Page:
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"I don't think people should be panicked," said senior researcher Anny Xiang, of Kaiser Permanente Southern California's Department of Research and Evaluation.
For one, she said, the rates of ASD were low in both study groups.
Instead, the findings point to a need for more research to better understand what is going on, Xiang said.
Other experts agreed. Autism is a complex brain-based disorder, and it's thought that many factors -- before, during and after birth -- may influence the risk, said Dr. Rahul Gupta, chief medical and health officer for the March of Dimes.
"It's quite unlikely that just the drugs used in epidural would cause ASD," he said.
Gupta pointed to a bigger-picture question: Women who did or did not have epidurals during delivery may have differed from each other in various ways that the study could not take into account: They may have had different exposures to infections, environmental toxins or medications during pregnancy, for example.
Gupta noted that a large U.S. government study, called SEED, is digging into potential risk factors for autism. It recently found an elevated risk among kids whose mothers were prescribed opioids painkillers shortly before they became pregnant.
When it comes to medications in general, Gupta said, researchers need to learn more about the possible effects during pregnancy.
Autism is a brain disorder that affects social skills, communication and behavior control. It affects about 1 in 54 children in the United States, according to the U.S. Centers for Disease Control and Prevention.
The disorder varies widely from one person to the next: Some children have milder problems with socializing and communicating, while others are profoundly affected -- speaking little, if at all, and getting wrapped up in repetitive, obsessive behaviors.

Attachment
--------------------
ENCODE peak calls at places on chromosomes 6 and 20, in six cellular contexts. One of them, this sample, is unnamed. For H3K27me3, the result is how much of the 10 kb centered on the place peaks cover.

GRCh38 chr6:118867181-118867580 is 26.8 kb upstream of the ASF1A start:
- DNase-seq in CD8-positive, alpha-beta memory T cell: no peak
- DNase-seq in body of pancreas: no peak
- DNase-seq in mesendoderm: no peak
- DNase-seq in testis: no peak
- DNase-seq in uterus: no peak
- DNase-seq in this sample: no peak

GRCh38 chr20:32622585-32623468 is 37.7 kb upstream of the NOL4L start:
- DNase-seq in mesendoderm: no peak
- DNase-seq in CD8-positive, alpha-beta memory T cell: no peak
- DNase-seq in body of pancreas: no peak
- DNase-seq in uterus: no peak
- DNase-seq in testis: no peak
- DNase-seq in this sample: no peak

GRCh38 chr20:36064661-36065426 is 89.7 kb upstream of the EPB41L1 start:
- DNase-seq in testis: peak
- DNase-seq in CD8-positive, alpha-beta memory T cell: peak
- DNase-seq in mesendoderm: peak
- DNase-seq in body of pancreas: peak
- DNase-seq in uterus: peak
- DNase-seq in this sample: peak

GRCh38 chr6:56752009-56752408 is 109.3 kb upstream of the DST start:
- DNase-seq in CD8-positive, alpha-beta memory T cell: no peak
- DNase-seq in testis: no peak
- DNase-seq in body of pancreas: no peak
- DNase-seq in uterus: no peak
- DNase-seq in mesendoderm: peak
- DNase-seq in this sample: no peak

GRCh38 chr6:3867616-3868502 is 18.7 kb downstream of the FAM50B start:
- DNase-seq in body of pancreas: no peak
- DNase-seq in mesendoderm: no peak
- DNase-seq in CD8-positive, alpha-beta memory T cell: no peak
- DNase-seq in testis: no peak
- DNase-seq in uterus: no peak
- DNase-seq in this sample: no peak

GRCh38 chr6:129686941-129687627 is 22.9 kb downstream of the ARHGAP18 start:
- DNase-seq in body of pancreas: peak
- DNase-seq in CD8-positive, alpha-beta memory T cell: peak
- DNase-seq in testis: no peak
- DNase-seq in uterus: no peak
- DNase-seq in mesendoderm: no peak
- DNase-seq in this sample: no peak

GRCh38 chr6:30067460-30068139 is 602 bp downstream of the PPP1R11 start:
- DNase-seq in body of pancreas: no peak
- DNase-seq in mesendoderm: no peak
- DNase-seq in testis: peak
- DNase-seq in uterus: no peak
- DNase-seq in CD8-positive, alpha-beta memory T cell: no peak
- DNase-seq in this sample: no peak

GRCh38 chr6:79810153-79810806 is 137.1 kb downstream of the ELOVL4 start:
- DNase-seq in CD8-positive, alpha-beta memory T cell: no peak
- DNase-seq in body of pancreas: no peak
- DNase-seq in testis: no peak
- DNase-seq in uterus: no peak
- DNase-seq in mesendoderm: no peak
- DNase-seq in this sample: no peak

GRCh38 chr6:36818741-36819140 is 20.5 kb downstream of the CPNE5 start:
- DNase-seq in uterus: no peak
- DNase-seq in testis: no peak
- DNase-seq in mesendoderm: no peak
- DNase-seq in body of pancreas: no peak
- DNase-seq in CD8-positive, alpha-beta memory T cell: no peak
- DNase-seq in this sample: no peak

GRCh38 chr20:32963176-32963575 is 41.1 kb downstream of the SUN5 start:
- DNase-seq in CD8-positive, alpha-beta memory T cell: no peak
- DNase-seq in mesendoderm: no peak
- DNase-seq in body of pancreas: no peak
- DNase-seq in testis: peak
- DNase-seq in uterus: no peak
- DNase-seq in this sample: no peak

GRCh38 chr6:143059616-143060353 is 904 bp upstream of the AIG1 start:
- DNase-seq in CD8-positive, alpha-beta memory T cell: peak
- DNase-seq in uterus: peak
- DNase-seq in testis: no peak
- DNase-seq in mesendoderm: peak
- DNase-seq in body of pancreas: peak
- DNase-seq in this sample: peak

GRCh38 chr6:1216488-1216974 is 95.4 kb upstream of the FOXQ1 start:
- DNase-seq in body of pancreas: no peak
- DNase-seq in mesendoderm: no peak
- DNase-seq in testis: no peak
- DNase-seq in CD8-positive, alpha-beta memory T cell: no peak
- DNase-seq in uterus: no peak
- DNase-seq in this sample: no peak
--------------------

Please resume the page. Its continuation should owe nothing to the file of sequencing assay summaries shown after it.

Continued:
Genes are thought to account for much of the risk of autism, but experts have long believed that environmental factors also play a role.
Past studies have looked at mode of delivery: Some have found that children born by cesarean section or labor induction have a higher risk of autism.
This latest study, published Oct. 12 in JAMA Pediatrics, is the first to look at epidural use and autism risk.
Xiang's team scoured electronic medical records for nearly 148,000 children born at Southern California hospitals between 2008 and 2015. All were delivered vaginally, and about three-quarters were exposed to epidural analgesia.
Children in that exposed group had a somewhat higher rate of ASD diagnosis. The researchers used the medical records to try to account for other factors -- including the mother's age and education level, and health issues such as diabetes, obesity and smoking.
Even then, children exposed to epidural analgesia remained at 37% greater risk of ASD, compared to unexposed kids.
Xiang's team also looked at one possible explanation: Epidurals can cause a fever and, in theory, that might affect newborns. But there was no clear link between moms' fevers during labor and the risk of autism.
The groups, including the American Society of Anesthesiologists and the American College of Obstetricians and Gynecologists, said women should not be scared away from opting for an epidural.
"Very low levels of these [epidural] drugs are transferred to the infant, and there is no evidence that these very low levels of drug exposure cause any harm to an infant's brain," the groups said.
Thomas Frazier, chief science officer for the advocacy group Autism Speaks, called the study "high-quality," and said it will hopefully spur more research.
Frazier agreed there may be other explanations for the connection between epidural use and higher ASD risk -- such as infections or other prenatal factors.
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